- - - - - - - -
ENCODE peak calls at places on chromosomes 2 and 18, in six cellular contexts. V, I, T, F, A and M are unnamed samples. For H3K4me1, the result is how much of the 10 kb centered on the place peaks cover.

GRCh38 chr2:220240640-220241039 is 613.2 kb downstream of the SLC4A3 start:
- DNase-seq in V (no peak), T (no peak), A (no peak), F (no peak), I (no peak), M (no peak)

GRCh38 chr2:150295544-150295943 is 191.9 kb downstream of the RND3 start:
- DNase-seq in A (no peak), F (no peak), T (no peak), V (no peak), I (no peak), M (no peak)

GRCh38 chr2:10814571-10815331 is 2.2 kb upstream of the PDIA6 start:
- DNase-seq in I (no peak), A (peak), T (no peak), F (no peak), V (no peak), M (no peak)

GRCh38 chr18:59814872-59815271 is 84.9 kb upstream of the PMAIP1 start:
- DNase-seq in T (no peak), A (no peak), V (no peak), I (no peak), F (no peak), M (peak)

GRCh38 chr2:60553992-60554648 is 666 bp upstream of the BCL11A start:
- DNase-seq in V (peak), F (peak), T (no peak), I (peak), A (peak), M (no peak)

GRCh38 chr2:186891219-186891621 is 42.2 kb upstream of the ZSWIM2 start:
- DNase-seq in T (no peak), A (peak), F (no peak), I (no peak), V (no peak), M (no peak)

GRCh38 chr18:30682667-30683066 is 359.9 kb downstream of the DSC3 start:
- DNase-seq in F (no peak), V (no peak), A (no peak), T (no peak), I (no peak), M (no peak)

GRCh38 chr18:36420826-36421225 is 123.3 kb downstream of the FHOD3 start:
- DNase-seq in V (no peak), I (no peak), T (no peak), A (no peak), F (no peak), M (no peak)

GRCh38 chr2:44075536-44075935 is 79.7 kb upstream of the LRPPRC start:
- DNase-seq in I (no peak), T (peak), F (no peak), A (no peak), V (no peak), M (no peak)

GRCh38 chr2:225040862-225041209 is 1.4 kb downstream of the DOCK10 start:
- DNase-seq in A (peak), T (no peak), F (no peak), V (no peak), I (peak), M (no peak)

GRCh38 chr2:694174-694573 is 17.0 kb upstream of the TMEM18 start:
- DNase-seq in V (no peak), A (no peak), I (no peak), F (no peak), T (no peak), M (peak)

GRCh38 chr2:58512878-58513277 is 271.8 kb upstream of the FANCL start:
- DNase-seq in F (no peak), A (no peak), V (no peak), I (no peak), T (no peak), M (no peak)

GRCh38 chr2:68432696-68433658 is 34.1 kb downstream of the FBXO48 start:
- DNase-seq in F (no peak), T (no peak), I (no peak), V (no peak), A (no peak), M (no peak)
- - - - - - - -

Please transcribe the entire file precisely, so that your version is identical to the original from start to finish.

ENCODE peak calls at places on chromosomes 2 and 18, in six cellular contexts. V, I, T, F, A and M are unnamed samples. For H3K4me1, the result is how much of the 10 kb centered on the place peaks cover.

GRCh38 chr2:220240640-220241039 is 613.2 kb downstream of the SLC4A3 start:
- DNase-seq in V (no peak), T (no peak), A (no peak), F (no peak), I (no peak), M (no peak)

GRCh38 chr2:150295544-150295943 is 191.9 kb downstream of the RND3 start:
- DNase-seq in A (no peak), F (no peak), T (no peak), V (no peak), I (no peak), M (no peak)

GRCh38 chr2:10814571-10815331 is 2.2 kb upstream of the PDIA6 start:
- DNase-seq in I (no peak), A (peak), T (no peak), F (no peak), V (no peak), M (no peak)

GRCh38 chr18:59814872-59815271 is 84.9 kb upstream of the PMAIP1 start:
- DNase-seq in T (no peak), A (no peak), V (no peak), I (no peak), F (no peak), M (peak)

GRCh38 chr2:60553992-60554648 is 666 bp upstream of the BCL11A start:
- DNase-seq in V (peak), F (peak), T (no peak), I (peak), A (peak), M (no peak)

GRCh38 chr2:186891219-186891621 is 42.2 kb upstream of the ZSWIM2 start:
- DNase-seq in T (no peak), A (peak), F (no peak), I (no peak), V (no peak), M (no peak)

GRCh38 chr18:30682667-30683066 is 359.9 kb downstream of the DSC3 start:
- DNase-seq in F (no peak), V (no peak), A (no peak), T (no peak), I (no peak), M (no peak)

GRCh38 chr18:36420826-36421225 is 123.3 kb downstream of the FHOD3 start:
- DNase-seq in V (no peak), I (no peak), T (no peak), A (no peak), F (no peak), M (no peak)

GRCh38 chr2:44075536-44075935 is 79.7 kb upstream of the LRPPRC start:
- DNase-seq in I (no peak), T (peak), F (no peak), A (no peak), V (no peak), M (no peak)

GRCh38 chr2:225040862-225041209 is 1.4 kb downstream of the DOCK10 start:
- DNase-seq in A (peak), T (no peak), F (no peak), V (no peak), I (peak), M (no peak)

GRCh38 chr2:694174-694573 is 17.0 kb upstream of the TMEM18 start:
- DNase-seq in V (no peak), A (no peak), I (no peak), F (no peak), T (no peak), M (peak)

GRCh38 chr2:58512878-58513277 is 271.8 kb upstream of the FANCL start:
- DNase-seq in F (no peak), A (no peak), V (no peak), I (no peak), T (no peak), M (no peak)

GRCh38 chr2:68432696-68433658 is 34.1 kb downstream of the FBXO48 start:
- DNase-seq in F (no peak), T (no peak), I (no peak), V (no peak), A (no peak), M (no peak)